What I did leave out of this recipe was that the Seville oranges are a pain in the butt to peel, far more so than any other orange I have ever dealt with. Between the segments that wouldn't come apart gracefully, to the fact that Seville oranges have more seed than flesh in each segment, I figure next time I'll stick to making this with another type of orange. The results will be sweeter and less traditional, but I'll swear less. Have any tips on how to handle Seville oranges or a favorite citrus recipe? Let me know in the comments! -Megan
|Burnt Oranges for a Traditional Irish Meal||
Recipe Type: Dessert
Prep time: 1 hour
Cook time: 25 mins
Total time: 1 hour 25 mins
- 8 Seville Oranges
- 2/3 cup Very Sweet White Wine
- 1/2 cup Butter
- 12 tbsp. Sugar, split in half
- 1 1/3 cups Fresh Squeezed Orange Juice
- 3 tbsp. Warmed Irish Whiskey
- Lyles Golden Syrup for Drizzling
- Heat oven to 400 Fahrenheit.
- Carefully zest all of the oranges into a bowl. Top with sweet white wine, and let sit.
- Peel all oranges, being sure to remove as much of the white pith as possible. Break oranges into segments, and remove all seeds. Seville oranges have a LOT of seeds, so try to preserve as much of the juice you lose while seeding them. Lay the orange segments into the bottom of a wide round pan, no more than 2-3 segments deep, and sprinkle with 6 tbsp. of sugar. You will want to use a pan that is broiler and stove-top safe - a saute pan works great. Place in oven for 12 minutes.
- Pour orange juice and 6 tbsp. of sugar into a wide saucepan on stove. Simmer down until it becomes a syrup, then stir in the wine & zest mixture. Continue simmering until it thickens back up again.
- After 12 minutes, check the orange segments in the oven. If they are not golden brown on top, kick on the broiler, and keep a close eye for a couple of minutes. You want the oranges and sugar to take on a nice caramel colour, but not char. Once they reach that colour, pull from the oven and set on a burner.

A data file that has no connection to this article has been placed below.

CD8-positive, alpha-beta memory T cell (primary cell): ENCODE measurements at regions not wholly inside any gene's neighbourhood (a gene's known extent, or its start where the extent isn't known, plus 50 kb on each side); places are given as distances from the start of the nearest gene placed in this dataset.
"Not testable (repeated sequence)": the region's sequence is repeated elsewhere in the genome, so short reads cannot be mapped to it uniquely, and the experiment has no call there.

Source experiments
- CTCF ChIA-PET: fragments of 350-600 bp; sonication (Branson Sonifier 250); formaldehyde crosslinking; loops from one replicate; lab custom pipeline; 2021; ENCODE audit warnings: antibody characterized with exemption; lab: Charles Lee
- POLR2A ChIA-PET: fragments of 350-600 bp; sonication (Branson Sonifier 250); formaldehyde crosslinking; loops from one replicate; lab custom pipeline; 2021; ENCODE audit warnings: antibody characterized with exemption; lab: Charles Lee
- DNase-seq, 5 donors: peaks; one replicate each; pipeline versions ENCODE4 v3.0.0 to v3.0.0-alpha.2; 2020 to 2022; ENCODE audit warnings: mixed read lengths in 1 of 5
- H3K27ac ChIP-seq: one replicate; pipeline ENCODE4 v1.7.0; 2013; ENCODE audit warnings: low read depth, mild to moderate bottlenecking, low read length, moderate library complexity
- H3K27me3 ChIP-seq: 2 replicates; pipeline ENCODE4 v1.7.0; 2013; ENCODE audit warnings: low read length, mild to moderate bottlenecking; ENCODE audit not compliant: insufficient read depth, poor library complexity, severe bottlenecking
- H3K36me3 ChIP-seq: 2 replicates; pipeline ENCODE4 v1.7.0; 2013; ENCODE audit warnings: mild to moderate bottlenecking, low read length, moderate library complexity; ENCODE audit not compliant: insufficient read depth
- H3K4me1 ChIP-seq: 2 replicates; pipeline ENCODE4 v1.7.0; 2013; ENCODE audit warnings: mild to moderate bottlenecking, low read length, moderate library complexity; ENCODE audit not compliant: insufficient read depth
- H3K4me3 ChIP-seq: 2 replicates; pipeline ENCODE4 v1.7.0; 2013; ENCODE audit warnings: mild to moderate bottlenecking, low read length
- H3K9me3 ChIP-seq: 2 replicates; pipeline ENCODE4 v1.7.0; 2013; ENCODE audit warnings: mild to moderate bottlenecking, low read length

- Pour the whiskey over the top of the orange segments, let sit about 30 seconds, then flame. Let the flames burn about 30 seconds, then douse with orange juice mixture. Simmer together for 2 minutes, then serve!
- This can be served hot, or chilled and topped with whipped cream
Seville oranges are extremely bitter, so if you are looking for a dessert that is a bit sweeter, you will want to add more sugar (probably double!) or use a table orange. We also tried one other batch with blood oranges that came out much closer to an American's preferred level of sweetness, and the colour came out very pretty to boot. We also thought these would be excellent served on top of vanilla ice cream.
Google Recipe View Microformatting by Easy Recipe
Editor's note: Achilles aka "Chilly" is one of R.E.'s new onion choppers and this is his first post. We haven't scared him off yet, so you can expect to see lots more from this guy in the near future. For The Rogue Estate's Chef's Night, featured in March 14, 2012's Real Detroit Weekly, I was tasked with braising leeks to be used as a side dish for our Authentic Irish dinner service led by Ian Malbon. Let's start with the basics, and usually for me that's defining what I will be doing and with what. A braise is a cooking method where you sear your item at a high temperature, then drop the heat, add liquid, cover it, and let it cook in the liquid until it becomes fork tender. A leek is a vegetable from the onion and garlic family. Instead of being round like an onion, it grows upwards in layers of concentric cylinders. This is important to understand, because in between these layers lies a lot of dirt, and as such we must take care to rid our wonderful leeks of any impurities.
This dish fits well with just about any plate and its simplicity really lets the sweetness and texture of the leeks shine - a great side with any protein. Leeks aren't just for St Paddy's day any more! Do you have a favorite preparation for leeks we should try here at the Estate? Let me know about it in the comments. -Chilly